In times like these, sometimes it feels like there is nothing but bad news.

Julie Nancy has recently shared her story with us; a heart-warming, tear-jerking and uplifting account that perhaps we can all take something away from.

‘The last six years of my life (I am now 71 years of age) has been a very arduous journey, whilst dealing with my husband’s cancer and finishing with the Covid19 pandemic. I began studying with the Open University (as I did not have the opportunity for further education when I was young) around the same time as my husband was diagnosed with cancer. My studying had to take place in hospitals, chemotherapy rooms and during the night (thankfully I am an insomniac). I became a full time carer for my husband whilst trying to snatch time to study. I also managed to write a book ‘A Carer’s Chaos’ describing the different scenarios that took place during the time my husband was battling cancer which raised money towards a chair for the chemotherapy room. I was also a member of the Stroud Writers Circle during that time. I kept up with my writing and had different pieces of poetry published. I read my poem ‘I Am A Memorial To The Tortured Soul’ at the Cheltenham Literary Festival in 2017 and had a short story ‘The Unwanted Visitor’ published in the Stroud Short Stories 2015-2018 volume. I also had a poem ‘A Dusting of Death’ published in a pocket poetry book ‘Dust’, and three poems published in ‘Ways to Peace’ anthology. I was runner-up in a poetry competition ‘Travel’ (my poem ‘Sinner on the Southern Line’ was published in the Grafitti magazine). I found I held on to my pen tightly during that time as I felt I had lost myself completely and my writing was the only little piece of me left. My husband of fifty years, bless him encouraged me to keep taking my degree and continue with my writing no matter what. Sadly he passed away the first week I began one of my courses, but I knew I had to keep surging ahead through my tears to keep sane and deal with grief, funeral arrangements, taking control of all the paperwork and home etc etc. I also had to keep strong for my children and grandchildren who were also grieving. One saving grace was that when studying it took my mind away from the horrors of reality.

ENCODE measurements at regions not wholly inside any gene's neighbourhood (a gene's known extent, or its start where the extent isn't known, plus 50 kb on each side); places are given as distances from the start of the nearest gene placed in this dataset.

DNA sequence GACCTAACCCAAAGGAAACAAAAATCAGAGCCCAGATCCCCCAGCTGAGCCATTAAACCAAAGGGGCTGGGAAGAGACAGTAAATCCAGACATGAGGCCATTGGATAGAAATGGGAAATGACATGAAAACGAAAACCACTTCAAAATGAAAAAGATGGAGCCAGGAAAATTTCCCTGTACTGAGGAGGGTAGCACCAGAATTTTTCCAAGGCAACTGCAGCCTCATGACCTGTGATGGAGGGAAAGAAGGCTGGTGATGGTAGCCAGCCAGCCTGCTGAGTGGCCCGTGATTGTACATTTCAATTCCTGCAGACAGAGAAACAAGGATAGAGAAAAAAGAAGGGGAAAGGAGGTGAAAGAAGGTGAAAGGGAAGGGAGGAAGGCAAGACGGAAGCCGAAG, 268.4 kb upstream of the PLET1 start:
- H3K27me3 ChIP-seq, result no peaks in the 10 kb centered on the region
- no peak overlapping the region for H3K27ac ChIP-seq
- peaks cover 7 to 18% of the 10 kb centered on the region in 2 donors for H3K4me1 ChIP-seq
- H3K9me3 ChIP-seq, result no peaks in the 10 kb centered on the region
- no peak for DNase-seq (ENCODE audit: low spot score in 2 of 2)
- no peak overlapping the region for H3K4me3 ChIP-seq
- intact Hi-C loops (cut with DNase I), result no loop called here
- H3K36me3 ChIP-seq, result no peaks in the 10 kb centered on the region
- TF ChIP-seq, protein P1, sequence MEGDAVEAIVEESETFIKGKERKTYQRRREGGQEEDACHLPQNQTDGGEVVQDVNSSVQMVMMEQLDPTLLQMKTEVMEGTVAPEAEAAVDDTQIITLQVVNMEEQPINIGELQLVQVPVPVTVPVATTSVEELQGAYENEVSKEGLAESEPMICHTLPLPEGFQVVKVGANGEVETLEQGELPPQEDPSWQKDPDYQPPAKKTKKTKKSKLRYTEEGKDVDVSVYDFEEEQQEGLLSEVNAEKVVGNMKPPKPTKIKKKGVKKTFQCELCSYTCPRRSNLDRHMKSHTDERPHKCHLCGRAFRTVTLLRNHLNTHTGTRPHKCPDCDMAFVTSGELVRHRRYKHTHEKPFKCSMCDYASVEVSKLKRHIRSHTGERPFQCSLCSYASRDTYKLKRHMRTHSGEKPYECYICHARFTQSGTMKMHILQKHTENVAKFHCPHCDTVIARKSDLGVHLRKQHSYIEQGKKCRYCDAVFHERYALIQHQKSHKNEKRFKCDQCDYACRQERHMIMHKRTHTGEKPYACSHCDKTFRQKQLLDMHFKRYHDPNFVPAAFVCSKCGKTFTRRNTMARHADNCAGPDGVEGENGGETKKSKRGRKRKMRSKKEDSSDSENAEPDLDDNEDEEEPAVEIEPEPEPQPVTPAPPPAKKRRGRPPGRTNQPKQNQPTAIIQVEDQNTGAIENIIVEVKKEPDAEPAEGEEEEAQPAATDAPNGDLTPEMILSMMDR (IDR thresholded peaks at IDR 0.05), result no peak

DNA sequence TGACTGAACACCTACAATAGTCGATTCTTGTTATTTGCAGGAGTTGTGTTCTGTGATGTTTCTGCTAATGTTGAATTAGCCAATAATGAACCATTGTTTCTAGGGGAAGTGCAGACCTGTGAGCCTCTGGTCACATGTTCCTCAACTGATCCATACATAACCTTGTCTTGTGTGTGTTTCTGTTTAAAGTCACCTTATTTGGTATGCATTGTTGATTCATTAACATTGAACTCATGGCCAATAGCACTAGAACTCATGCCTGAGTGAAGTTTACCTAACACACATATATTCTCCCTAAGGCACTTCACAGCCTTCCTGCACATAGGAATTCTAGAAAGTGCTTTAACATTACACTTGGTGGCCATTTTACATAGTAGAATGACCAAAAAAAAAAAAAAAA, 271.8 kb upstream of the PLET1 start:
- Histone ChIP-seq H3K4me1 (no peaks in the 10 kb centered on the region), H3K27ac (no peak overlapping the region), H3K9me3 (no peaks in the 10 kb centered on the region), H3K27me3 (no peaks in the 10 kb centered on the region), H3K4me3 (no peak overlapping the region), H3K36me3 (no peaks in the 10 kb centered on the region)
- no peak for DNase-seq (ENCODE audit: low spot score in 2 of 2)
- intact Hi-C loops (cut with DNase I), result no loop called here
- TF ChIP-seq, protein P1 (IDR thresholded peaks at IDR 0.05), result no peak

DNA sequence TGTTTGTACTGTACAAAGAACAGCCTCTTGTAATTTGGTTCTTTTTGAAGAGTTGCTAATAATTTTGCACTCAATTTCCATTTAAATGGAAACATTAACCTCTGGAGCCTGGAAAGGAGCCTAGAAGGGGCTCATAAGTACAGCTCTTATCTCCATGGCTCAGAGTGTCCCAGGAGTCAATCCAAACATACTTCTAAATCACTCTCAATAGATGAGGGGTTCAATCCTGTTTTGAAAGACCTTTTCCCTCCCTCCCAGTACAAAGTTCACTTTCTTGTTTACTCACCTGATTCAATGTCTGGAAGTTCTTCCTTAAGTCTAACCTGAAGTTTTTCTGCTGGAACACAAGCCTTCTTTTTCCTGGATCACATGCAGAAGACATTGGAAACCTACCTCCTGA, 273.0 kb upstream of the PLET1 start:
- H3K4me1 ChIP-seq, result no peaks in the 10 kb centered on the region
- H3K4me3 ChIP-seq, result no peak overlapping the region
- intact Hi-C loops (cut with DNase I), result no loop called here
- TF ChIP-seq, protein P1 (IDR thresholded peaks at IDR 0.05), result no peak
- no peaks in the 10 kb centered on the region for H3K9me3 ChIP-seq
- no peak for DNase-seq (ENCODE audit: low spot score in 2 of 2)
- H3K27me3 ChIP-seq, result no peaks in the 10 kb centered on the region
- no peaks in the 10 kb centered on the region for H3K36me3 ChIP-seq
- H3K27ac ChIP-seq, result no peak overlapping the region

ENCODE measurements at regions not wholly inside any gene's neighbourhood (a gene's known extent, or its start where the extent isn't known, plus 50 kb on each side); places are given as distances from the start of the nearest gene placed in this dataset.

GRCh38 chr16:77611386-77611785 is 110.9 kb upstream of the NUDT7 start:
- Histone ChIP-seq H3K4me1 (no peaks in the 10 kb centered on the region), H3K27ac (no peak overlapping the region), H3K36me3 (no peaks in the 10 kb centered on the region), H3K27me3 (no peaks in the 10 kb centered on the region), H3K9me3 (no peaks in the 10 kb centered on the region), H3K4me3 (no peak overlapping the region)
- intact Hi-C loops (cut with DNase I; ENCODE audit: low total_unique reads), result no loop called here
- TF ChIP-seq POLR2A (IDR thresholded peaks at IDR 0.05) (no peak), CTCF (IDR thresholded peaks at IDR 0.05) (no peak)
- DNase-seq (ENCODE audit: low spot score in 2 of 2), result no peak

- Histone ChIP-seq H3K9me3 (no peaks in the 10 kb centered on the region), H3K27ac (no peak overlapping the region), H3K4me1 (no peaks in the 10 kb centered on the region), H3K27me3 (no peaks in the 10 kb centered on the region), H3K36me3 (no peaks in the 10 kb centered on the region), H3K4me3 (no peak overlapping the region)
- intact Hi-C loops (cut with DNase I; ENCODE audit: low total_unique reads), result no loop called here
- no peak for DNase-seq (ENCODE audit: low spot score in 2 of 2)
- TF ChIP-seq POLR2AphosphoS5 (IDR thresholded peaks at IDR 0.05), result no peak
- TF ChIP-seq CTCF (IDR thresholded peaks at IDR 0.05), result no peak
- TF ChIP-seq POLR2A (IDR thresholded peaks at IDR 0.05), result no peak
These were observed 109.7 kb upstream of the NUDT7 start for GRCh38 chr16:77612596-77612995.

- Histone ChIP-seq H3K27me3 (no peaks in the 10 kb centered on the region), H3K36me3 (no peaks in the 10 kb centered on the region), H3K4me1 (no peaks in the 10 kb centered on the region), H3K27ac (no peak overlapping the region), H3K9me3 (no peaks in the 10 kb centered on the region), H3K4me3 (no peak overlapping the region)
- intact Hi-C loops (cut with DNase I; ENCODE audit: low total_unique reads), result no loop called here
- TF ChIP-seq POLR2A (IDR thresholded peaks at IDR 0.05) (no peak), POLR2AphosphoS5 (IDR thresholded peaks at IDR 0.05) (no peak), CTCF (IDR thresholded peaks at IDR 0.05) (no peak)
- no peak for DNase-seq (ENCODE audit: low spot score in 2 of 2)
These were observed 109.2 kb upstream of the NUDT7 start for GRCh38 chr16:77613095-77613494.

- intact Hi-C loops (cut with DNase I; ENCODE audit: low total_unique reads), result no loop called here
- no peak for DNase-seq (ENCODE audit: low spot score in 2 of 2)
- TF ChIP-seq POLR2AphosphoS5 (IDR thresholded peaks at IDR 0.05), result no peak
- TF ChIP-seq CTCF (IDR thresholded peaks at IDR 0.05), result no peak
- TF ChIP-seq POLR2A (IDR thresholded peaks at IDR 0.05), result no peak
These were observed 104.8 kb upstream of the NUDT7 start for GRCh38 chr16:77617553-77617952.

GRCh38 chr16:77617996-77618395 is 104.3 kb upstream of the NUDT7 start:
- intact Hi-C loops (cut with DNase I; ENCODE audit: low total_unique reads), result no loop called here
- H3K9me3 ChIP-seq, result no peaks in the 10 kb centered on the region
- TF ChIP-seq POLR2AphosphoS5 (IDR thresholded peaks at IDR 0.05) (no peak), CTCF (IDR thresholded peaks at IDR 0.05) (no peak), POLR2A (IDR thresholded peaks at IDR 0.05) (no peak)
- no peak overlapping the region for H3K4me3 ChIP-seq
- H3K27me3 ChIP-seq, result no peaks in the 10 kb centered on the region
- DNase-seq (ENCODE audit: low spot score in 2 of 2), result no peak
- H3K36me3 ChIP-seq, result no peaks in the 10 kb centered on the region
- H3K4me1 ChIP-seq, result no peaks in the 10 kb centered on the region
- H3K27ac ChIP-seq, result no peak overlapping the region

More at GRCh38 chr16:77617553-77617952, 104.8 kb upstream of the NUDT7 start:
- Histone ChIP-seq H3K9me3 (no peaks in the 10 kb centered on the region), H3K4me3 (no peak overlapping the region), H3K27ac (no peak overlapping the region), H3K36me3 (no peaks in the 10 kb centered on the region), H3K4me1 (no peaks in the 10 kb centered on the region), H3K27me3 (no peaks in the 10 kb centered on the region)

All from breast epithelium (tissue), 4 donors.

I have just discovered I have passed my Bachelor of Arts (Honours) in Arts and Humanities (English Literature) with a 2.2. pass. It is bitter sweet as my husband is not here to enjoy my achievement but I know he will be smiling down on me. I am now arranging my graduation (which hopefully won’t be disrupted by a lockdown).

To anyone reading this, never give up on your dreams. I discovered my writing was so therapeutic, and was a way of releasing many different emotions. It can sometimes be an escapism from reality, taking one into the wonderful world of fantasy. Be the unique person you are through your writing. Bless you all.’

Click here for more information from 2018.